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Environmental Commission Looks To Update Township Tree Ordinance

Environmental Commissioner Arnold Schmidt said it’s time the township charged developers the actual cost of replacing trees they remove for projects.

Developers have been getting off easy for too long when it comes to paying to replace trees they remove for building projects, and something needs to be done about it.

So says the township’s Environmental Commission, which moved on October 17 to request township officials bring the cost per tree charged to developers more in line with what they actually cost.

The issue revolves around what the township’s tree ordinance requires builders to pay to replace trees they have removed from a parcel when they cannot replace them with an equal number of trees.

The so-called tree replacement fee is about $30, and hasn’t been updated in a while, said Commissioner Arnold Schmidt. Schmidt said he was told of the current fee by Mark Healey, the township’s principal planner.

Schmidt noted that $30 a tree is far less than what the township pays for them.

Trees can be purchased with their root balls wrapped in burlap, or with their roots hanging free. “Balled and burlapped” trees, as they are called, are more expensive then their unwrapped counterparts.

“When the township buys trees, my understanding, they buy the balled and burlapped,” Schmidt said. “When developers buy trees for their developments, they buy balled and burlapped.”

Schmidt said a bare root tree can cost between $20 to $50 for a small tree, while the balled and burlapped trees go for between $250 and $300.

“So the number that they have now is $30 per tree, but they’re costing, it appears, 10 times that much, not including labor,” Schmidt said. “How long has this been going on for? We don’t know. Mark’s comment was it has not been updated recently.”

“The ordinance says the township engineer is supposed to update the ordinance annually,” he said.

“If developers have been paying $30 a tree when they should have been paying $300 a tree, we’re talking tens of thousands of dollars if not hundreds of thousands of dollars,” he said. “There’s approximately $300,000 in the tree fund right now, if these numbers are correct, there should be twice or three times that number in there.”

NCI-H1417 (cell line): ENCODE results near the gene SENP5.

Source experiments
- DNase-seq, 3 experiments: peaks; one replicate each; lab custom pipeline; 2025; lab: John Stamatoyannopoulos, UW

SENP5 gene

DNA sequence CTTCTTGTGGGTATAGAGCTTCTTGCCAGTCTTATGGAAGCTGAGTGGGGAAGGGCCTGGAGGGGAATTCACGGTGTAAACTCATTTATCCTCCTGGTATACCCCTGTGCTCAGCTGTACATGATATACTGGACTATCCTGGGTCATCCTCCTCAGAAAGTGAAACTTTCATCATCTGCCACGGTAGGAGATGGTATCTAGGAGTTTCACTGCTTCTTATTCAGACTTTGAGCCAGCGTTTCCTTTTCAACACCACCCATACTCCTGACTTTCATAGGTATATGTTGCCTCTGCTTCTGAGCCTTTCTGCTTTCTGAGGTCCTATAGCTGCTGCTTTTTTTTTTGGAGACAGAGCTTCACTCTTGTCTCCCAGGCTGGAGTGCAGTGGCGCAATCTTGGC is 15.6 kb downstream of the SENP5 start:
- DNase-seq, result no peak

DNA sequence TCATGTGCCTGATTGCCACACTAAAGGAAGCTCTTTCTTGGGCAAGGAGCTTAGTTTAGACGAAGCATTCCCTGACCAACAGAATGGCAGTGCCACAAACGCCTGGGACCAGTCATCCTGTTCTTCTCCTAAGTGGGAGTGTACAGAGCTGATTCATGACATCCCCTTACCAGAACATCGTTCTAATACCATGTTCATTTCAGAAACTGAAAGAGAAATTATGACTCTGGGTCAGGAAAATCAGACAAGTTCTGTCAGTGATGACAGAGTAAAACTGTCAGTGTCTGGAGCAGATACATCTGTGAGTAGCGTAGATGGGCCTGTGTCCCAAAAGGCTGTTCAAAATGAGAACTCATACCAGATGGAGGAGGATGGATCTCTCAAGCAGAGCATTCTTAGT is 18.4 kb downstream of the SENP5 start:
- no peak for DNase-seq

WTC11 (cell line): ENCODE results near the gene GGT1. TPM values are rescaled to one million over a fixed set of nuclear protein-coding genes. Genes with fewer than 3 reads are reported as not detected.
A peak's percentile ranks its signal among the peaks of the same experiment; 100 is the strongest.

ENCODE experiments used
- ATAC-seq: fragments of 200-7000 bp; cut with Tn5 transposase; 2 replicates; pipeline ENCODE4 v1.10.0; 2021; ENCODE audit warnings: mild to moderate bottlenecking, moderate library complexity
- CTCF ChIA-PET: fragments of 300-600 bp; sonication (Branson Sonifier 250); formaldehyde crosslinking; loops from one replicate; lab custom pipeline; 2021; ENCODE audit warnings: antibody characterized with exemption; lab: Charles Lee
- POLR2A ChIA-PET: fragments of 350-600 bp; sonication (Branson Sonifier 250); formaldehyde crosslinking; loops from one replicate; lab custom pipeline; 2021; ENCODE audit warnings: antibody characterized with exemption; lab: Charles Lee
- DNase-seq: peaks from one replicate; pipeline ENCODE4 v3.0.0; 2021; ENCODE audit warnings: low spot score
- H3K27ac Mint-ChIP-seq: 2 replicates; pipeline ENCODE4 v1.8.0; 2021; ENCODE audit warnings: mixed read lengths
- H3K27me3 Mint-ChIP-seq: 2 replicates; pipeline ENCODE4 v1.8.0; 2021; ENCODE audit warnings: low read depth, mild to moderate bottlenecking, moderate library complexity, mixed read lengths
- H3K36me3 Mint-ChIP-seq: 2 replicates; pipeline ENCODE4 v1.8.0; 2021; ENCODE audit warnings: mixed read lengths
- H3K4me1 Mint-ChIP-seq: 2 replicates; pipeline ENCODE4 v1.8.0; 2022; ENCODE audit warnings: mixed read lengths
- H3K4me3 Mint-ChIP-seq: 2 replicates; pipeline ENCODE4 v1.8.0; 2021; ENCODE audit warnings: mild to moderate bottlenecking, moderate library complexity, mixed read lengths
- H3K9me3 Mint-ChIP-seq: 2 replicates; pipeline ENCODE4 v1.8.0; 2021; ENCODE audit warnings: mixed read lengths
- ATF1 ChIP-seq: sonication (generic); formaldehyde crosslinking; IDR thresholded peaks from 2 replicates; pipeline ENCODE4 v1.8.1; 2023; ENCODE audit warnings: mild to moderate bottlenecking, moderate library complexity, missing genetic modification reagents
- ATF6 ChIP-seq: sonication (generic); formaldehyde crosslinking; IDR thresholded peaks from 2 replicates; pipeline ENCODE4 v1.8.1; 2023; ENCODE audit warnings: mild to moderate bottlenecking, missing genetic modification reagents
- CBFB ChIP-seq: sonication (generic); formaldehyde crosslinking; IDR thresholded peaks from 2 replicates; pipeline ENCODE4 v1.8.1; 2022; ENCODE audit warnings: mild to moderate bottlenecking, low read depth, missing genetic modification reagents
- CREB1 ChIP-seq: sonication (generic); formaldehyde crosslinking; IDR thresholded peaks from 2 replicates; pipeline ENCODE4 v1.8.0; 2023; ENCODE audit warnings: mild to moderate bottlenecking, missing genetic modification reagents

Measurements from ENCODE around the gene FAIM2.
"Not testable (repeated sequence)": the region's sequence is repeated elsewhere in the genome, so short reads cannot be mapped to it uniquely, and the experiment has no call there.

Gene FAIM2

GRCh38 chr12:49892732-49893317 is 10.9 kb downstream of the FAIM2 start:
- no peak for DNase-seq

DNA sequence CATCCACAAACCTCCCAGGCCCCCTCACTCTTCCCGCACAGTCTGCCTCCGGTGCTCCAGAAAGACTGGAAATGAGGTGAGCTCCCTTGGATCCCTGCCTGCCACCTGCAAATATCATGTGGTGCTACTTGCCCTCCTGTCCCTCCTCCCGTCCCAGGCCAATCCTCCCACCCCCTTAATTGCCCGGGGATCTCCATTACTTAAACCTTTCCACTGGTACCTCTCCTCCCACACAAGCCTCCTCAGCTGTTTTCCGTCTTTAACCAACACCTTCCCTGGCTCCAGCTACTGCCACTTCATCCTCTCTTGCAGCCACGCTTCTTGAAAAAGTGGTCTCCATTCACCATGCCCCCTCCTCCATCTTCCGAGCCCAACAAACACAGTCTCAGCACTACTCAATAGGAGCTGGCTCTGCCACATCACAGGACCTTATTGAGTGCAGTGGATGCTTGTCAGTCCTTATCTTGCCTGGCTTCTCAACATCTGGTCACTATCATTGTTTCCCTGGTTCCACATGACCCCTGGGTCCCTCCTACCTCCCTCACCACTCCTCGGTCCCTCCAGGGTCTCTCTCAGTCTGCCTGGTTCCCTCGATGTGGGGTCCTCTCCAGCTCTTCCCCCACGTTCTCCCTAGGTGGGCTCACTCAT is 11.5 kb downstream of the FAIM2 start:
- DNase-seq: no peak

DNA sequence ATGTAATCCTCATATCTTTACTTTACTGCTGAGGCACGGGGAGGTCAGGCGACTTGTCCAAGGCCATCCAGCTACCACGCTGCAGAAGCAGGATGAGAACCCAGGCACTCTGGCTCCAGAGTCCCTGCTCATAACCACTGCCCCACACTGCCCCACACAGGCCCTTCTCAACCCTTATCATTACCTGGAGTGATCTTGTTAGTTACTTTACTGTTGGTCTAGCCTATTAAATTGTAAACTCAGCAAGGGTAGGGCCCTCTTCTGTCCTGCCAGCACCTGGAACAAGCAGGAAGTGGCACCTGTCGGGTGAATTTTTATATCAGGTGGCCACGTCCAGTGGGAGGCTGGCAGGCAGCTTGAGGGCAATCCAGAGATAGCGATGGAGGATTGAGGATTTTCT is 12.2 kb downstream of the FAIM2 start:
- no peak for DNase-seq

Schmidt said bringing the tree replacement fee more in line with what trees actually cost could make a difference in larger proposed developments.

“When a developer says I’m going to knock down 500 trees and I’m going to have to pay $30, that’s a cost of doing business,” he said. “But now if I have to pay $300 a tree, then it’s maybe I don’t knock down all those trees.”

Commissioner Robin Suydam suggested that the Commission take a two-step approach in approaching the township with its concerns.

First, she said, the Commission should suggest that the current tree replacement fee be brought up to the actual cost of trees.

Second, she said, the Commission should recommend changes to the tree ordinance that “reflect either incentives or obligations to keep trees in place.”

“I think we can modify the ordinance by going back to the township with data about the tree canopy,” she said.

Suydam said that re-instituting a percentage threshold on how many tress can be removed from a parcel “would be a reaffirmation that trees are a vital part of our township infrastructure.”

At the suggestion of Tara Kenyon, the township’s open space consultant, the Commission created a working group to study possible changes to the tree ordinance.

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